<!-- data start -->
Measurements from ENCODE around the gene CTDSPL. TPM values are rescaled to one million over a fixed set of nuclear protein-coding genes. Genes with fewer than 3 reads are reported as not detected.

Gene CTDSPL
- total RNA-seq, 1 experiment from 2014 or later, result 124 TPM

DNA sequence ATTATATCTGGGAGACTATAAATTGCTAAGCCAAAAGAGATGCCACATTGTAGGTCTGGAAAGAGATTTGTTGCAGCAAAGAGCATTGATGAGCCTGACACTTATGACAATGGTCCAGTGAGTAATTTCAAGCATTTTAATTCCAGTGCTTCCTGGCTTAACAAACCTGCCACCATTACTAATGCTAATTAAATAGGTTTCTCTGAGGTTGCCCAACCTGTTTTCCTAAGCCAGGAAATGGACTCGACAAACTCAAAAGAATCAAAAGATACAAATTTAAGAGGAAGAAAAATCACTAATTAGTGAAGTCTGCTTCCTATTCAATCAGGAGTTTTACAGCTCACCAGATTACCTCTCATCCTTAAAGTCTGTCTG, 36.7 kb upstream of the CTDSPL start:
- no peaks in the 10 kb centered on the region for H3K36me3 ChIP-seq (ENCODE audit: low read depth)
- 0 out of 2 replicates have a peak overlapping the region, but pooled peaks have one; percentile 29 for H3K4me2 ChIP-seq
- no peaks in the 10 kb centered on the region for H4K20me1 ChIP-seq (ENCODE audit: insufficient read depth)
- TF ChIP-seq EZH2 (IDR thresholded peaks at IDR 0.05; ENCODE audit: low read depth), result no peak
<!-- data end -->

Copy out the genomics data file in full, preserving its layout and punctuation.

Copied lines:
Measurements from ENCODE around the gene CTDSPL. TPM values are rescaled to one million over a fixed set of nuclear protein-coding genes. Genes with fewer than 3 reads are reported as not detected.

Gene CTDSPL
- total RNA-seq, 1 experiment from 2014 or later, result 124 TPM

DNA sequence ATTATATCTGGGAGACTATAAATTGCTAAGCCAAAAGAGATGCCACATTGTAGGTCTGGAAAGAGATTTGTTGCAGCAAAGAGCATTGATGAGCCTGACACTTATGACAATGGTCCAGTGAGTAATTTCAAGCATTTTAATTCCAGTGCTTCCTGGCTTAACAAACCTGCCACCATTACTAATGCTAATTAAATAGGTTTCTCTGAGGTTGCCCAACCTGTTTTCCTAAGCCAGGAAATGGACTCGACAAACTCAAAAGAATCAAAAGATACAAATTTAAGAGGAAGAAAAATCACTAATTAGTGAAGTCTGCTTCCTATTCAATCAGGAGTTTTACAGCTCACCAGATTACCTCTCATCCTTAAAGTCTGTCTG, 36.7 kb upstream of the CTDSPL start:
- no peaks in the 10 kb centered on the region for H3K36me3 ChIP-seq (ENCODE audit: low read depth)
- 0 out of 2 replicates have a peak overlapping the region, but pooled peaks have one; percentile 29 for H3K4me2 ChIP-seq
- no peaks in the 10 kb centered on the region for H4K20me1 ChIP-seq (ENCODE audit: insufficient read depth)
- TF ChIP-seq EZH2 (IDR thresholded peaks at IDR 0.05; ENCODE audit: low read depth), result no peak